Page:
In November, the Nonprofit World Celebrates itself – Nonprofit Awareness Month. I have struggled to write this Blog and still am. I have spent the majority of my life working in the nonprofit realm and see daily the amazing work that occurs in our community because of the generosity of individuals and businesses and because of the individuals who have dedicated their lives to improving the quality of life through social services, health care, the arts or the environment – nonprofits in our community work in all of these fields and do improve the quality of life.
The month of October hosts 111 National Awareness Campaigns – everything from National Go on a Field Trip Day (which sounds really good as I stare out my window at the beautiful sky) to National Toilet Tank Repair Month (which mine needs repaired at the office – Mark Burnett where are you?).
Sometimes, old dogs and old broads can learn new tricks or remember old life lessons.
Yesterday, my partner Jack and I had the privilege of retrieving a dog to foster until he finds a permanent home or returns to his family in the Irish Channel in New Orleans. As I spoke with Debbie Stephens, the wonderful woman who facilitated the rescue and fostering, I said some unkind things about my foster dog’s family and stated that I did not think they should get him back if they return home or settle somewhere else.
I have a confession to make. I am currently suffering from depression. This is not an easy confession for me to make. I have everything that I physically need. I have the career of my dreams. I have a loving family. I have devoted staff. I have the best partners in crime, aka my friends. Yet, somehow, I have slumped into a funk that I can’t seem to crawl out of.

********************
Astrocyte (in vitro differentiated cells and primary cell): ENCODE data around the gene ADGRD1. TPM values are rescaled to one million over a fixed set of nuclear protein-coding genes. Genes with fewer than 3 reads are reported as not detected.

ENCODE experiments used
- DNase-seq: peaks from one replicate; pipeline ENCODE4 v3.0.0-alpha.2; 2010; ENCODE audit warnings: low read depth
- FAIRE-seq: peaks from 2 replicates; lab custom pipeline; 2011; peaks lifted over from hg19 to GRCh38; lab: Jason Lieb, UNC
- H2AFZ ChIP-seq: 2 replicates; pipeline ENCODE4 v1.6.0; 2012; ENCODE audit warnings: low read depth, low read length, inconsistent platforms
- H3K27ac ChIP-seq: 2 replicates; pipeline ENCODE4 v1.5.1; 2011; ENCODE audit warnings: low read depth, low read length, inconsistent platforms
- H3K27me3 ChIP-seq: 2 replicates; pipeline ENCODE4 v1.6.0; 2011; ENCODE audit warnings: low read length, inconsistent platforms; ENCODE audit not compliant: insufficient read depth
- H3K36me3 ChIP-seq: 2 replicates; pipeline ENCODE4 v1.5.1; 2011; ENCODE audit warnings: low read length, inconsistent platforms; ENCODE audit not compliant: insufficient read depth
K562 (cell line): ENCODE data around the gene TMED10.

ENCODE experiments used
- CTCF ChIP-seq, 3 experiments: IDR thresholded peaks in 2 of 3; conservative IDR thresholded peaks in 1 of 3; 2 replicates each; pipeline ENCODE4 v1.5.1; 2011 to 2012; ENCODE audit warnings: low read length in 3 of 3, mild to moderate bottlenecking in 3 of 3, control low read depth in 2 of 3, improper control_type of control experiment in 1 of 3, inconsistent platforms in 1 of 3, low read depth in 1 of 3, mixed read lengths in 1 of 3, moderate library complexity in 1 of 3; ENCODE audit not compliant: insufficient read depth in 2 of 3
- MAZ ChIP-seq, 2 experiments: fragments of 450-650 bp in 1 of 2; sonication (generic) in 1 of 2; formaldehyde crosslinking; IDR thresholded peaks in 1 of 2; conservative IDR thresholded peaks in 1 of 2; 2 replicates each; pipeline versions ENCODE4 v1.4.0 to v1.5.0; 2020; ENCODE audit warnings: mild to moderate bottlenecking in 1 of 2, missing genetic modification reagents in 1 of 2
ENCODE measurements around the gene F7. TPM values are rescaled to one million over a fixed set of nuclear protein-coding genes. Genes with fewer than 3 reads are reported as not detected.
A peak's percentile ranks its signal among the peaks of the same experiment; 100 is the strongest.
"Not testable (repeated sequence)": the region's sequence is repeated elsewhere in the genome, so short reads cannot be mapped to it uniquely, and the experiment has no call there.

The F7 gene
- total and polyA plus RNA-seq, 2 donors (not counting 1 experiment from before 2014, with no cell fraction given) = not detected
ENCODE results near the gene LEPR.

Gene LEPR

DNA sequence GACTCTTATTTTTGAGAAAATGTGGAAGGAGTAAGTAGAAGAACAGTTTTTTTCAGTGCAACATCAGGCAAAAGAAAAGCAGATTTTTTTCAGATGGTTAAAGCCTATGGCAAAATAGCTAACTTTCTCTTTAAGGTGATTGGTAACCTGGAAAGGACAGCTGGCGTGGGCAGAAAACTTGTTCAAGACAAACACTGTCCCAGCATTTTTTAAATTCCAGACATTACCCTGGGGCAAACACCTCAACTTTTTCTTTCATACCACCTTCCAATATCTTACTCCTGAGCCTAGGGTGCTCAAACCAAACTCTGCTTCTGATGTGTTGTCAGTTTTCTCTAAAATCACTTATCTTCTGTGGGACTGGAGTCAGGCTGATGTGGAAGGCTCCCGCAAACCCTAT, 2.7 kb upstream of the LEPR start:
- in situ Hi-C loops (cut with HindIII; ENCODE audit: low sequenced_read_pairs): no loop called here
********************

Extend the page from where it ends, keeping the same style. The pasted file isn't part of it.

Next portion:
A friend and a colleague both confessed to me on Wednesday that they are in the throes of depression. Why are three CEO’s of nonprofits in Mobile experiencing depression?
I have spent the last two days analyzing this. Here are my theories.
July marks the celebration of National Culinary Arts Month and celebrates the professional cooks and chefs who bring innovative, unique cuisine from their kitchens to our tables.
As I write this blog, I can’t help but think of how many individuals in the food service industry suffered so much loss in the past 15 months due to COVID-19 and to natural disasters. The professional cooks and chefs could not showcase their kitchens to our tables.
May is National Mental Health Awareness Month. According to Mental Health America’s 2021 The State of Mental Health in America, Alabama ranks 40th in the nation for mental health. The report paints a bleak picture of mental health not only for Alabamians but for Americans. Listed below are some staggering statistics from the report.
As with everything else in 2020, the UWSWA’s Volunteer Income Tax Assistance (VITA) program was stalled until we decided that so many people in our community needed assistance with their taxes. Under UWSWA’s Brad Martin’s leadership, the VITA volunteers completed 822 returns which generated $898,677.00 in returns – this does not include money saved from the returns being done for free. These numbers reflect through August of 2020.
GIVE. ADVOCATE. VOLUNTEER.
The United Way of Southwest Alabama’s 46 partner agencies provide services in four counties – Choctaw, Clarke, Mobile and Washington. These partner agencies serve as our communities’ safety nets because of the services they provide to our neighbors, friends and family members not only in their times of need but daily. The partner agencies provide a holistic approach to providing services through partnering and collaborating with each other, local and national businesses, local governments, school systems, plus state and federal agencies. They understand the importance of working on the collective goal of strengthening our communities, so that the people in need can have better lives and so that business and industry can have a sustainable workforce.